• Create a meeting folder – Put all “items to be discussed” in there along with items that need to be handed off, reports that need to be given, etc. It’ll help you be prepared for meetings and save you stress in the even that a meeting is moved up.
  • Create a WOR folder – So much of our messy papers are things that are on hold until someone else responds or acts. Corral them in a WOR (Waiting on Response) folder. Check it every few days for outstanding actions you may need to follow-up on.
  • Storage boxes – Use inexpensive storage boxes to keep archived files and get them out of your current file space.
  • Magazine boxes – Use magazine boxes or binders to store magazines and catalogs you really want to store. Please make sure you really need them for reference or research, otherwise recycle them, or give away.
  • Reading folder – Designate a file for print articles and documents you want to read that aren’t urgent.
  • Archive files – When a project is complete, put all of the materials together and file them away. Keep your “working folders” for projects in progress.
  • File weekly – Don’t let your filing pile up. Put your papers in a “To File” folder and file everything once a week.

Learn more tips on organizing your files here: How to Organize Your Files for Better Productivity

7. Clear off Your Desk

Remove everything, clean it thoroughly and put back only those items that are essential for daily use.

If you have difficulty declutter stuff, this Declutter Formula will help you throw away stuff without regretting later.

8. Organize your Desktop

Now that you’ve streamlined your desktop, it’s a good idea to organize it.

Use desktop organizers or containers to organize the items on your desk. Use trays for papers, containers for smaller items.

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Don’t forget your computer desktop! Make sure the files or images are all in organized folders. I’d recommend you clear your computer desktop everyday before you leave work.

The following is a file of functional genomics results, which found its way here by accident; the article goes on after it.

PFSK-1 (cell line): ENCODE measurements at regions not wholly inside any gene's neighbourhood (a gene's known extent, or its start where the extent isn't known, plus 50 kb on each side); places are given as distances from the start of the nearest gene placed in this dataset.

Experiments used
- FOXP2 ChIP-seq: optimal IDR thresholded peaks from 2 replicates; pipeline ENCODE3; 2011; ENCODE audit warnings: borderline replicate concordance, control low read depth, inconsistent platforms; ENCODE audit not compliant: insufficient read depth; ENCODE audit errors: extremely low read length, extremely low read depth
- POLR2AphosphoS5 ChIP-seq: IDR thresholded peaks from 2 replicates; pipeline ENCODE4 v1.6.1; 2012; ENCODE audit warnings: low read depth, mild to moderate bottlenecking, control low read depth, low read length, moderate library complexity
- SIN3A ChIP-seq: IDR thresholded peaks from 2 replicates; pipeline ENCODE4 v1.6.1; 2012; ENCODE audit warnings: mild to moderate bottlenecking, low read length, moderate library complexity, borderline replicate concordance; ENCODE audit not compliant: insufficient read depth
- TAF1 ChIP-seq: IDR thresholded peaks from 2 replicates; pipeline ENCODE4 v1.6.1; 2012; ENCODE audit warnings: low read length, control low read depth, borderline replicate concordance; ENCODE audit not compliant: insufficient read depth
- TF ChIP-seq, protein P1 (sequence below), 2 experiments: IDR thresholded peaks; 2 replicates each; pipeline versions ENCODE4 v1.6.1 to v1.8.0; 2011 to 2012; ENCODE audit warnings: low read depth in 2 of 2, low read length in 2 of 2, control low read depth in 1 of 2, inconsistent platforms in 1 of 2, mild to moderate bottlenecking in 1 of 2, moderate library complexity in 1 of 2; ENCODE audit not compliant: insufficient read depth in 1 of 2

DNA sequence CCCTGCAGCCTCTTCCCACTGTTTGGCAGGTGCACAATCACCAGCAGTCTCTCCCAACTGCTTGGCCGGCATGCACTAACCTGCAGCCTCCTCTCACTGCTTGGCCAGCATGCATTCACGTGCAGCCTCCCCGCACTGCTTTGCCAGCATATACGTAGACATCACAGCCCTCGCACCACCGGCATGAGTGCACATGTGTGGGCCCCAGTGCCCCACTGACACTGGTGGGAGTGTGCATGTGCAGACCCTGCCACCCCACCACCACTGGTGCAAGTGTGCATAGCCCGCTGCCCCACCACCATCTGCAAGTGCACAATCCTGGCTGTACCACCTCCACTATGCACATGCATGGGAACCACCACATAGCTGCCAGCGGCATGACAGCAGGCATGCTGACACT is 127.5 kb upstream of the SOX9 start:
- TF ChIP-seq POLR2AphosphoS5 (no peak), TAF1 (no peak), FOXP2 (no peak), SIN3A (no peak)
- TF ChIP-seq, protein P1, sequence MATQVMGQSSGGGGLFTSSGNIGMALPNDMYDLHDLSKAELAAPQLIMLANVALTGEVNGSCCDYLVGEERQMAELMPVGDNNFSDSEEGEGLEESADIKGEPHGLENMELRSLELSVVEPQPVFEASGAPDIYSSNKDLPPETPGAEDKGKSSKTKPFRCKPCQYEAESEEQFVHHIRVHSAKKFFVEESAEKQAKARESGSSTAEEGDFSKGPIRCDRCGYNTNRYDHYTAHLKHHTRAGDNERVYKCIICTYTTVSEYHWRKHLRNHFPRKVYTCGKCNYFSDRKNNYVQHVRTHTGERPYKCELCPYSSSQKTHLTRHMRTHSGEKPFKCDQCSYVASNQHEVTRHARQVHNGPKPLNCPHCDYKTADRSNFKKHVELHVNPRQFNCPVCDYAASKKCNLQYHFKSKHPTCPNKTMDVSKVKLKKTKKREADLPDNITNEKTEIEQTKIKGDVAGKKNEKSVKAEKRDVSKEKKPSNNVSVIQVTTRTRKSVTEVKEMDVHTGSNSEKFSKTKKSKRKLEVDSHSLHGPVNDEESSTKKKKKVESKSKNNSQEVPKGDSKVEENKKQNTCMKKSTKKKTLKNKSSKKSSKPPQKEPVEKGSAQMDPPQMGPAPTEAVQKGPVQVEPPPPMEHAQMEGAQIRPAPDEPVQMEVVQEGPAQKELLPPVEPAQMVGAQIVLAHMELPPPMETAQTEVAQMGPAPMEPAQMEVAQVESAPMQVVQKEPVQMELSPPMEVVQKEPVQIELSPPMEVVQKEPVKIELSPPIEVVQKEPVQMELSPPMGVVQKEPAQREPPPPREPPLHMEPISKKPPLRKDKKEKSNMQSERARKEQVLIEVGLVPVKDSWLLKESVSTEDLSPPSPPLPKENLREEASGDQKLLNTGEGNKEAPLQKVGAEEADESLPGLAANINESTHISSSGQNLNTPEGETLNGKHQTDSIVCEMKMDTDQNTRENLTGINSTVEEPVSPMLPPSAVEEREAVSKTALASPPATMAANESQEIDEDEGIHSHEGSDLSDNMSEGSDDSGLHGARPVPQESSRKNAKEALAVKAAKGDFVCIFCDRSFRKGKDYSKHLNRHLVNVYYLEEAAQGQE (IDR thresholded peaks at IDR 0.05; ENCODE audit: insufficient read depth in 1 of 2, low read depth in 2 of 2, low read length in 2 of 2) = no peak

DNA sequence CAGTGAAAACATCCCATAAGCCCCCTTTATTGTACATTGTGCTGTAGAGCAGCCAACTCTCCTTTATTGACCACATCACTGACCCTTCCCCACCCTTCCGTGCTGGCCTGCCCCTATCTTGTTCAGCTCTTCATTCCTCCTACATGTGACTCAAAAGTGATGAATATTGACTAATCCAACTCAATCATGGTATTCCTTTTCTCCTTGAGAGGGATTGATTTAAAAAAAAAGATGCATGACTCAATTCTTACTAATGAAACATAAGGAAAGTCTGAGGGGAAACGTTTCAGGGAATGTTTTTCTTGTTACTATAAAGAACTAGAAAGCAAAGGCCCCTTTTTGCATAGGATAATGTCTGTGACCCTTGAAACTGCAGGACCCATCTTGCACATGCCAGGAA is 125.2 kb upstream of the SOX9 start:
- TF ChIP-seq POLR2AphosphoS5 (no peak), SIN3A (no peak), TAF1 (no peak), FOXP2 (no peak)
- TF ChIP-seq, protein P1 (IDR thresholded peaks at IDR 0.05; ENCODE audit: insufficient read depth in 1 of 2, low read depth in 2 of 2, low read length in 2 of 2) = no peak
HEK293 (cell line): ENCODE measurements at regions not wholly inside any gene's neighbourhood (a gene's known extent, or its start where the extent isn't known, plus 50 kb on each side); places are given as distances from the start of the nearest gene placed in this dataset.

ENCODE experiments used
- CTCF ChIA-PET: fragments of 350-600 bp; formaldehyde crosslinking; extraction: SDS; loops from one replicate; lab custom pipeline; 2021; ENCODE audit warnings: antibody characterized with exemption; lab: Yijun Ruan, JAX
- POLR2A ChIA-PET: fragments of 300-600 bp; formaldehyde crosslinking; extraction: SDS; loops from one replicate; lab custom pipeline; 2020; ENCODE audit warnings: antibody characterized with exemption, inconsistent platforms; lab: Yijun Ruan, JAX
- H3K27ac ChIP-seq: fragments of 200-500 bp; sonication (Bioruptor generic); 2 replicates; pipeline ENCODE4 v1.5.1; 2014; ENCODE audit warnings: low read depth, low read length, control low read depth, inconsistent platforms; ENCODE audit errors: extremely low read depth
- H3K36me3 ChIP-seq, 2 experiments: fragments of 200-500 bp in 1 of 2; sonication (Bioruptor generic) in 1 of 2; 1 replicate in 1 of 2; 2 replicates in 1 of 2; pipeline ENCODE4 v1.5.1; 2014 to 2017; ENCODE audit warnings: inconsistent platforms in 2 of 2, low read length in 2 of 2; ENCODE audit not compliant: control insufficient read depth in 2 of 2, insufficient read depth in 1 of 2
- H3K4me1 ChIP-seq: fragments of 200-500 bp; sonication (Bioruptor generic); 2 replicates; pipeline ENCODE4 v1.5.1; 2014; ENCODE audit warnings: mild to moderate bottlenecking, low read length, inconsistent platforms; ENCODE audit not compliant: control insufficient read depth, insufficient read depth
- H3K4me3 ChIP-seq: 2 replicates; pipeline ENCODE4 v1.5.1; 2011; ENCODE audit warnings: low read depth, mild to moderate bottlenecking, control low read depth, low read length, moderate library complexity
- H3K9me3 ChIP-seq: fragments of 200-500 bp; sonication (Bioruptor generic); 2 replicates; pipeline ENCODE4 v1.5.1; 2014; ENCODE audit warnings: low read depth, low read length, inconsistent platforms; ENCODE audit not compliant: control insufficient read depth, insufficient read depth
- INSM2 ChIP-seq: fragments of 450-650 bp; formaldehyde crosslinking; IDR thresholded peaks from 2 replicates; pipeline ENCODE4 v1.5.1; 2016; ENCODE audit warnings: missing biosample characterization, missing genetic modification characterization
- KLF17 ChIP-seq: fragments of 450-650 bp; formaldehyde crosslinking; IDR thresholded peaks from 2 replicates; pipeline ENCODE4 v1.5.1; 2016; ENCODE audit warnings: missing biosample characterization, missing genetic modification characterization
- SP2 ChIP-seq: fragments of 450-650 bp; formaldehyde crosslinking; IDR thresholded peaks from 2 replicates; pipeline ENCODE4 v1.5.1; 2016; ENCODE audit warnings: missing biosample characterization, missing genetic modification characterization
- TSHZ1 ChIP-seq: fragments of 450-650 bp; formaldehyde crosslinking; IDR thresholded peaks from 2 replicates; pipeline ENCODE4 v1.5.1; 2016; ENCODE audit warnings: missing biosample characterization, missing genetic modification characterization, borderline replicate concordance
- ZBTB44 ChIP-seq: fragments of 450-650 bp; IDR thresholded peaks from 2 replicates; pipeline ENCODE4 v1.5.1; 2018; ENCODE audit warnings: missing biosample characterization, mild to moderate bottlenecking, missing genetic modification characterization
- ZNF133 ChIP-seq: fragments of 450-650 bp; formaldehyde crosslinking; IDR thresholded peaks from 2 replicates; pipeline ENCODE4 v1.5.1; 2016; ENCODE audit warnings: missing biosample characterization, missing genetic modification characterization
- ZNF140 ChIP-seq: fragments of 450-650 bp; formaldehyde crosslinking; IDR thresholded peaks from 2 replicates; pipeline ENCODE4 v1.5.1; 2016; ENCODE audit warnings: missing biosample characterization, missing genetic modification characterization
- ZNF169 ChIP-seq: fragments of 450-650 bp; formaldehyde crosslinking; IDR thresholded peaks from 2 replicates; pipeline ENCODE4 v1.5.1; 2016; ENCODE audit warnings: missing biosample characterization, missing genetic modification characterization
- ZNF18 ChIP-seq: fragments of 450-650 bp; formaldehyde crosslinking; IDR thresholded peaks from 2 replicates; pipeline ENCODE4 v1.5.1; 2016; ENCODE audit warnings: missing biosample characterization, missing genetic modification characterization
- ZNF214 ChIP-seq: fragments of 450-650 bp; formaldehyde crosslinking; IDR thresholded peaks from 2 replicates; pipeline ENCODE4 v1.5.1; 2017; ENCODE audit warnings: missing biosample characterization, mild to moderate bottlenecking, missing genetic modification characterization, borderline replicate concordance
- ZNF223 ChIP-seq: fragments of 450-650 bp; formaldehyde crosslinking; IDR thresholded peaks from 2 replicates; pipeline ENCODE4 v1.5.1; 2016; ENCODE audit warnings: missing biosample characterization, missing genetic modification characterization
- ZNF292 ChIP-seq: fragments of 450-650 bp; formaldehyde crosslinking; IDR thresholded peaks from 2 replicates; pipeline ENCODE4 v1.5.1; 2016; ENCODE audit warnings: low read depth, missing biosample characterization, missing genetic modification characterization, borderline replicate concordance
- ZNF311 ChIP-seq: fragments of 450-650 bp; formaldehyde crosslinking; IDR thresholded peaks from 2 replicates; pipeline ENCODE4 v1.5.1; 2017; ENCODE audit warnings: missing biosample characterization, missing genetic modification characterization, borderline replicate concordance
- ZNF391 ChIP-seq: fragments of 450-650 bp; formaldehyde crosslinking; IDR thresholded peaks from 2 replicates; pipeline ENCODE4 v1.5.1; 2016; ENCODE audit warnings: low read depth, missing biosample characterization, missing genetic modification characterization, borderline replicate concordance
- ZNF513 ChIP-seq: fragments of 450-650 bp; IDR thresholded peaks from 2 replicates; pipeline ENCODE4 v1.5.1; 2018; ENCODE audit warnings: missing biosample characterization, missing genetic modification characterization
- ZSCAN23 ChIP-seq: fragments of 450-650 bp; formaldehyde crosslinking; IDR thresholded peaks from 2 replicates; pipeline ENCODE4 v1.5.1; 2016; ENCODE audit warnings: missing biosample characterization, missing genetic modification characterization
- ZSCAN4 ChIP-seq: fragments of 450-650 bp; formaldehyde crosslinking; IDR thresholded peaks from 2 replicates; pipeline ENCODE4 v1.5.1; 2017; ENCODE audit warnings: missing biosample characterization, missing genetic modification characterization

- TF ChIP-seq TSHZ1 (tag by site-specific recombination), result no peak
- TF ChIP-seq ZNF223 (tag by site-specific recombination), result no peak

9. Organize Your Drawers

Put items used together in the same drawer space, stamps with envelopes, sticky pads with notepads, etc.

Use drawer organizers for little items – paper clips, tacks, etc. Use a separate drawer for personal items.

10. Separate Inboxes

If you work regularly with other people, create a folder, tray, or inbox for each.

11. Clear Your Piles

Hopefully with your new organized office, you won’t create piles of paper anymore, but you still have to sort through the old ones.

Go through the pile (a little at a time if necessary) and put it in the appropriate place or dump it.

12. Sort Mails

Don’t just stick mail in a pile to be sorted or rifle through and take out the pieces you need right now. Sort it as soon as you get it – To act, To read, To file, To delegate or hand off. .

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13. Assign Discard Dates

You don’t need to keep every piece of paper indefinitely. Mark on files or documents when they can be tossed or shredded.

Some legal or financial documents must be kept for specified length of time. Make sure you know what those requirements are.

14. Filter Your Emails

Some emails are important to read, others are just not that important.

When you use the filter system to label different types of emails, you know their priority and which to reply first.

Take a look at these tips to achieve inbox zero: The Ultimate Way to get to Inbox Zero

15. Straighten Your Desk

At the end of the day, do a quick straighten, so you have a clean start the next day.

Bottom Line

Use one tip or try them all. The amount of effort you put into creating and maintaining an efficient work area will pay off in a big way.

Instead of spending time looking for things and shuffling piles, you’ll be able to spend your time…well…working and you’ll enjoy being clutter free!

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Featured photo credit: Alesia Kazantceva via unsplash.com